(CNSNews.com) - In a tweet on Saturday, President Trump gave two reasons for offering a pathway to citizenship for 1.8 million "dreamers," a much larger population than the 690,000 DACA enrollees.
"I have offered DACA a wonderful deal, including a doubling in the number of recipients & a twelve year pathway to citizenship, for two reasons: (1) Because the Republicans want to fix a long time terrible problem. (2) To show that Democrats do not want to solve DACA, only use it!"
On Sunday, the president's congressional liaison Marc Short discussed the president's big plan on immigration:
We started by saying we want to protect the 690,000 people who have permits under DACA, meaning people age 16 to 36, who have work permits who are in this country, producing, contributing to our economy. We, of course, want to protect them. We don't want to send them away.
But Democrats said that population should be larger. We should consider those who are eligible but were afraid to apply. We should also go back to 2012, which is when Obama put in place his unconstitutional order.
The president did all of those things because he saying it's time that we fix the other issues too. Americans want to keep our border secure, end chain migration and the visa lottery program.
Short said the Trump White House is "anxious to get a deal," but it's up to Democrats to make it happen.
Some Democrats object to Trump's curbs on chain migration and his call to end the diversity visa lottery. House Minority Leader Nancy Pelosi said Trump's plan is intended to "make America white again."
On the other hand, many conservatives object to amnesty for 1.8 million people who came to the country illegally.
Chris Wallace, the host of "Fox News Sunday," said even President Obama did not give dreamers a path to citizenship when he created his DACA program in 2012. Wallace asked Short, "Isn't what you are offering...isn't it more lenient?"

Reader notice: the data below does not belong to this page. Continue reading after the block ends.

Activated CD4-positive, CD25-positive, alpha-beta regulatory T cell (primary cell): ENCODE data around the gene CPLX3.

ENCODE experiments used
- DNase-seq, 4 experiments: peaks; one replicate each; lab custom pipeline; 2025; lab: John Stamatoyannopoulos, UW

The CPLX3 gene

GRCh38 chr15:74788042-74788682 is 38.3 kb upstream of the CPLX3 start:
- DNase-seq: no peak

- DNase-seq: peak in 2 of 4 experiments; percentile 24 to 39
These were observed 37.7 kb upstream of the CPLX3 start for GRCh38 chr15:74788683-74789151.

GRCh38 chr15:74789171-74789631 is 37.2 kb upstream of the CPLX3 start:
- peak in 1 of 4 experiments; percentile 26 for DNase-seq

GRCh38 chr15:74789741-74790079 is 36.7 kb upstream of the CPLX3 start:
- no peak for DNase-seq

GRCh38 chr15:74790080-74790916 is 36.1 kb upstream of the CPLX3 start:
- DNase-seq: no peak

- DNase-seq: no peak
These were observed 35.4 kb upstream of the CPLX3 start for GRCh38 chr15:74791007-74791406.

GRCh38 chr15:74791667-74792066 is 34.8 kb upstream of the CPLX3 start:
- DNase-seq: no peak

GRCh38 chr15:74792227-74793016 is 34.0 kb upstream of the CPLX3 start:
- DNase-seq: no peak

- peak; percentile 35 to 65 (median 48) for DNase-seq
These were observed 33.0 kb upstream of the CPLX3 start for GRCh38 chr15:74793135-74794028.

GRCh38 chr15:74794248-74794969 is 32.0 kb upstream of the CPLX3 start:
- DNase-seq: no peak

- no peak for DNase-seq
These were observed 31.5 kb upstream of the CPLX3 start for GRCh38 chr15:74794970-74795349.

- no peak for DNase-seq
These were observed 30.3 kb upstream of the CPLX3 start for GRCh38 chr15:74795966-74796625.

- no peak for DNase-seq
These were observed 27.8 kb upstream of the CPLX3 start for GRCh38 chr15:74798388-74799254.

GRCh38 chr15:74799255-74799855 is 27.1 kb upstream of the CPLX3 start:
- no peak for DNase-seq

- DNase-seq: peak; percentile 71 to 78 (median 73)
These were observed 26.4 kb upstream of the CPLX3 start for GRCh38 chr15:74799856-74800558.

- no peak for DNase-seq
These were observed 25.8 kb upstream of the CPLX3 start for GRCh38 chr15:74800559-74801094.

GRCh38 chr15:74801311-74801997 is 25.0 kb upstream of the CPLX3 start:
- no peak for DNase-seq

"Two points," Short responded. "One is that we feel that it is certainly worth it if we can help to fix this problem once and for all."
Short also pointed to the recent televised meeting at the White House. "When the president had 20 members of Congress over, he said, I will provide cover from our side on this issue. The question is, are Chuck Schumer and Nancy Pelosi going to provide cover to their members from the radical left-leaning base? So far, they are not showing the same leadership, Chris."
Wallace also asked Short if Trump thinks he can win over conservatives who oppose a pathway to citizenship for 1.8 million illegal aliens:
"So far, we've had positive reinforcements from Senator David Perdue, Senator Tom Cotton," Short replied. "These are not exactly doves on the immigration -- on the issue of immigration. They are pretty hawkish on it. I think conservatives recognize the benefit to really securing our border and helping to fix these long term problems.
"So, yes, I think we're going to get widespread support on our side," Short said. "When you say that you are going to secure the border, end chain migration end the visa lottery and provide this pathway and fix it, 70 percent of Americans agree. It's not a policy issue. It's a politics question."